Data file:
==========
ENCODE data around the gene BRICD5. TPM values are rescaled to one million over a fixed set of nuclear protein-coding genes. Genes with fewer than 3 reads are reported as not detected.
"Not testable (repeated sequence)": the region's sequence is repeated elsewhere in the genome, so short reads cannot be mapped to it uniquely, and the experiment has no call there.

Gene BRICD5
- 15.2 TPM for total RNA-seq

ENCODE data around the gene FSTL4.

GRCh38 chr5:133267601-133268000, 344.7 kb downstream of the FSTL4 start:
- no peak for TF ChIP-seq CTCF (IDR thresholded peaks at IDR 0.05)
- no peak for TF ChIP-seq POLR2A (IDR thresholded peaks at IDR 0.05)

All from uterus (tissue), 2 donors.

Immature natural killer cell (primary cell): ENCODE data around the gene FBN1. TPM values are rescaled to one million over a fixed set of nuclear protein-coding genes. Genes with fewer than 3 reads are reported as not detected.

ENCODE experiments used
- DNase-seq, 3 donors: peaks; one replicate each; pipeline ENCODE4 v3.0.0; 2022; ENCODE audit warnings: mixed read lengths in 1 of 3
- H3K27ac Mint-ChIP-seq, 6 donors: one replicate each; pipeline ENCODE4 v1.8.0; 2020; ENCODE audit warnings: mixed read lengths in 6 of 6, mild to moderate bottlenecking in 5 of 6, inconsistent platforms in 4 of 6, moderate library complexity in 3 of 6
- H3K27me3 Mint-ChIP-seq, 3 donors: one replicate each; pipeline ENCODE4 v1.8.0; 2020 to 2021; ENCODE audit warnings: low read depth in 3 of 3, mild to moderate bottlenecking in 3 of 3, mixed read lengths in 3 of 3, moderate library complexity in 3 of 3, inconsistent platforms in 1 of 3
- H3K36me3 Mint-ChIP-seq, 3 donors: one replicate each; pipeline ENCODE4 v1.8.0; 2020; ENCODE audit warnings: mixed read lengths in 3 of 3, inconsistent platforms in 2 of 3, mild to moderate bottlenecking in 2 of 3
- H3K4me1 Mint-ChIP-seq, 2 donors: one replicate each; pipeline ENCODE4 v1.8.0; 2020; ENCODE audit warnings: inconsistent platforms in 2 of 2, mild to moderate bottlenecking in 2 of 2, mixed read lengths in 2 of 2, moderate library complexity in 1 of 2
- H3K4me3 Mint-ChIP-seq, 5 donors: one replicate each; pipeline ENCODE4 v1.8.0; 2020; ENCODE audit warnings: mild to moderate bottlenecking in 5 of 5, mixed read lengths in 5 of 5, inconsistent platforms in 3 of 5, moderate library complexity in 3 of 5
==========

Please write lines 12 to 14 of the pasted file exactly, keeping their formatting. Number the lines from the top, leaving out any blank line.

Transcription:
- DNase-seq, 3 donors: peaks; one replicate each; pipeline ENCODE4 v3.0.0; 2022; ENCODE audit warnings: mixed read lengths in 1 of 3
- H3K27ac Mint-ChIP-seq, 6 donors: one replicate each; pipeline ENCODE4 v1.8.0; 2020; ENCODE audit warnings: mixed read lengths in 6 of 6, mild to moderate bottlenecking in 5 of 6, inconsistent platforms in 4 of 6, moderate library complexity in 3 of 6
- H3K27me3 Mint-ChIP-seq, 3 donors: one replicate each; pipeline ENCODE4 v1.8.0; 2020 to 2021; ENCODE audit warnings: low read depth in 3 of 3, mild to moderate bottlenecking in 3 of 3, mixed read lengths in 3 of 3, moderate library complexity in 3 of 3, inconsistent platforms in 1 of 3